(Obviously, I'm still working on my spirituality. Never mind.)
I was kind of expecting high school students to have changed dramatically since my own Glory Days in the 1980's. However, you guessed it, all the same groups and personality types wandered through. It was so hard not to grab a few of my high-school personality doppelgangers aside and give them a bit of hard-won unsolicited advice. Just a heads-up, you know. Of course, they never would have listened. Apparently, teenagers are not only immortal, but also profoundly deaf.
Thinking I would carry a bit more cachet with the youthful set if I looked a bit less mom-ish, I tried to punk up my hair a bit and wore a bit of eyeliner and lipstick. Mostly the kids were just rushing by the booths, scouting out the answers they needed to fill in on the obligatory value-added-experience worksheet. (the question for our booth? How many residents of Illinois are currently waiting for life-saving organ transplants? the answer: either 4500 or 4600, depending upon which part of the display you read.) A few stopped to chat, or, more accurately, did not run away when I asked them a few questions about their thoughts on organ donation.
To add to the whole disorienting experience of being back in a gym surrounded by kids resolutely separating themselves into groups with barriers around themselves so thick you could practically feel them as they sauntered by, I actually got hit on. Whaaaaaaaaa?! No, not by a kid. Ack, don't go there. But by a fellow wellness fair volunteer, from SIU's college of medicine. Now, you may be wondering if I simply misinterpreted. I present:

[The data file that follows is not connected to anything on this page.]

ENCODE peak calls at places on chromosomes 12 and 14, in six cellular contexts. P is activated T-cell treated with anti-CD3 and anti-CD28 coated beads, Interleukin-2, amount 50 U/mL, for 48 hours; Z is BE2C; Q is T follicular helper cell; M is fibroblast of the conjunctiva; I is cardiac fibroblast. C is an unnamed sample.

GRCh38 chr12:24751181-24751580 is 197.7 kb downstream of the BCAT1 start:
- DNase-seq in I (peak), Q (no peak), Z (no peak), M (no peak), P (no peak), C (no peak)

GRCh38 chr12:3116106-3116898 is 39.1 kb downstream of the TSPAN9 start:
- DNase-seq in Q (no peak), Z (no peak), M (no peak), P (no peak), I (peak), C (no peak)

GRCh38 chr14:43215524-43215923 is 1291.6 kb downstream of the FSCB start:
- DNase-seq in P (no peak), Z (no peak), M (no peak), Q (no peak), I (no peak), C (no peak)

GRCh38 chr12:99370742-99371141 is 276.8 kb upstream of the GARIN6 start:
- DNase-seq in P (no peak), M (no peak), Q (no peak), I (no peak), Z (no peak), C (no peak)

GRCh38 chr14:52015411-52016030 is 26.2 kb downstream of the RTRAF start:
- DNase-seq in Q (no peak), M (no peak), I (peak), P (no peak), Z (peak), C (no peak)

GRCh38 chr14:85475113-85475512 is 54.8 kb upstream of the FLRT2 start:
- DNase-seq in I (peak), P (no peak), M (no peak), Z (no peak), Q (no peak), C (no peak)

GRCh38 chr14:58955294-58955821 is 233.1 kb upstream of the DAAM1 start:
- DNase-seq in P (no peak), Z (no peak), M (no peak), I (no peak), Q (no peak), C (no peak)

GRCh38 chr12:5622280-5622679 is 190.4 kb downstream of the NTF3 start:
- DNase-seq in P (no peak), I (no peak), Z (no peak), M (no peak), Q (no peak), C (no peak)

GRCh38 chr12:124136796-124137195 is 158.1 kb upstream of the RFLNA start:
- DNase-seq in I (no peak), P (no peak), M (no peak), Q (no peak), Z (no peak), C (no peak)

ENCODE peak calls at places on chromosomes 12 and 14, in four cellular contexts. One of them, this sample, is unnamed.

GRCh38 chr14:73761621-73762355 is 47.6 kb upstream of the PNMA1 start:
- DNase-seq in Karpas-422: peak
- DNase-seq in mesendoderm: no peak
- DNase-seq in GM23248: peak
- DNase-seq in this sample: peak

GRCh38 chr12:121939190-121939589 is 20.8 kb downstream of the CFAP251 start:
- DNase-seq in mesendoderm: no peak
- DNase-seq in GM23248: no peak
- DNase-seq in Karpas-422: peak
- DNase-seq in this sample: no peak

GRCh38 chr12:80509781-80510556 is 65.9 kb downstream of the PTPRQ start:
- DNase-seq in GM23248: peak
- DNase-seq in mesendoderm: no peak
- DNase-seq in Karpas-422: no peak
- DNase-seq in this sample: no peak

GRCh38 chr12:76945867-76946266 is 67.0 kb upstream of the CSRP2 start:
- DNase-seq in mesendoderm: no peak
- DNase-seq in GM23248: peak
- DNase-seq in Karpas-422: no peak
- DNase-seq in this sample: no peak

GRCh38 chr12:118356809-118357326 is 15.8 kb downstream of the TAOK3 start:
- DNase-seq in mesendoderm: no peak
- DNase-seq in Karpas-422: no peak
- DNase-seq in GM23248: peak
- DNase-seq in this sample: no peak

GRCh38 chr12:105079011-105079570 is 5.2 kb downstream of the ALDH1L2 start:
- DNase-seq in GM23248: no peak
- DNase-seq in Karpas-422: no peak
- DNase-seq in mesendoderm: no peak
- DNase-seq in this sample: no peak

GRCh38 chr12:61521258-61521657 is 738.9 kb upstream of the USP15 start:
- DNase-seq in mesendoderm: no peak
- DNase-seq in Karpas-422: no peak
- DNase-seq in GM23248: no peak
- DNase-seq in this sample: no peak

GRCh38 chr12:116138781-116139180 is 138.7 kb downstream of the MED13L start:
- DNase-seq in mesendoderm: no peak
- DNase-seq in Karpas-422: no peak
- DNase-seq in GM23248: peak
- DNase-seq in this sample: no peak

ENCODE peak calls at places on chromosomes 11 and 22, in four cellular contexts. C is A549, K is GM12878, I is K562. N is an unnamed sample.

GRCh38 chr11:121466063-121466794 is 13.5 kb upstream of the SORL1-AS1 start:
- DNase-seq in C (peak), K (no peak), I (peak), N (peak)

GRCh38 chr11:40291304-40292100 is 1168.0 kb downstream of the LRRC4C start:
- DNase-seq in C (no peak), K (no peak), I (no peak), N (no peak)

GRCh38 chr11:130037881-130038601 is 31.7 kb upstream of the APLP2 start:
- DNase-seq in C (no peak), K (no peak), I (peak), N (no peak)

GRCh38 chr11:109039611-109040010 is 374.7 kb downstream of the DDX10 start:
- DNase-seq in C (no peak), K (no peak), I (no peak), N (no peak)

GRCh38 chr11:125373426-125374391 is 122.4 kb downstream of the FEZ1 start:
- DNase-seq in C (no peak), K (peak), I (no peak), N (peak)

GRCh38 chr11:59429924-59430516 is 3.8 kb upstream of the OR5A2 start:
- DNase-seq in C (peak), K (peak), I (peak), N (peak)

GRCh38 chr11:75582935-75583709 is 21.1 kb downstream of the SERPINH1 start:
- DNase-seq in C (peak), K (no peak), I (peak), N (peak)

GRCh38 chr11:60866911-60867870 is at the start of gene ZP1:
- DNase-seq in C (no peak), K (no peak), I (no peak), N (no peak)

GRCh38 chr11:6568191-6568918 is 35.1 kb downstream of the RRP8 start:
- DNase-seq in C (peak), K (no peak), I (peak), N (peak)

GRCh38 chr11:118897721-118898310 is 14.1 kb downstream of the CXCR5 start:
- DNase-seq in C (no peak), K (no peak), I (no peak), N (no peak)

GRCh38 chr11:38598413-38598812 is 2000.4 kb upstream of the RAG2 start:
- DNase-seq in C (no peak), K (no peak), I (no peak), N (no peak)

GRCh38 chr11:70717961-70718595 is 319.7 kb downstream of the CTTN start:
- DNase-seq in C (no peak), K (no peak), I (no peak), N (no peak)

I walk in, pass hormonal wellness fair volunteer, who is dressed in my husband's favored style: cotton dress shirt with jeans.
"How are you?" he asks (a set up!)
"Just fine, thanks."
, you are." (with that look - you know the one)
Eeeeeeeewwwwww. I suspect he might be the type to try that one out pretty indiscriminately (and what a winner it is), but it was still a shocker and completely unexpected. Sarahlynn
noted recently the strange aura of invisibility
that you feel, among other things, after gaining weight. I also suspect that having 2 young kids adds to that effect. Somehow the mommy-ness ends up trumping the sex kitten every single damn time. At least for me. I'm not saying that goes for everyone.
What a relief to get home after doing the time warp for a few hours. As I walked through the door, I saw Frankie headed for me at top speed in that funny little shuffle run she does now, as her stumpy legs move ever closer to a gait that doesn't make me giggle every time I watch her walk. She stopped just short of me and shouted, "Mommy! Poopy!" Then she threw her arms around my legs, burying her face in between my knees. After changing clothes and removing contacts, I did my own little shuffle (because Frankie refused to let go of my leg) over to sick Annika, installed on the couch. I bent down to her level and she gazed at me somberly, "Mama, I very
missed you." Then she let loose a huge sneeze, which sent globby stuff streaking through the air, landing on my cheek and glasses, which Frankie promptly snatched from my face and shuffled away with. Yes, soooo fine.
Update: since Blogger decided that it was no longer on speaking terms with Safari, I didn't get to post this when it was originally written (yesterday). Frankie now is running a fever and grumping around the house, too. As with many things in life: Boooooo! and... Hooray! Booooo, because who wants a sick baby? Who wants to be
a sick baby, for that matter? And Hooray, because now the germ theory of illness is still upheld for Annika, whose fevers are still hanging on, but continuing their slow downward spiral.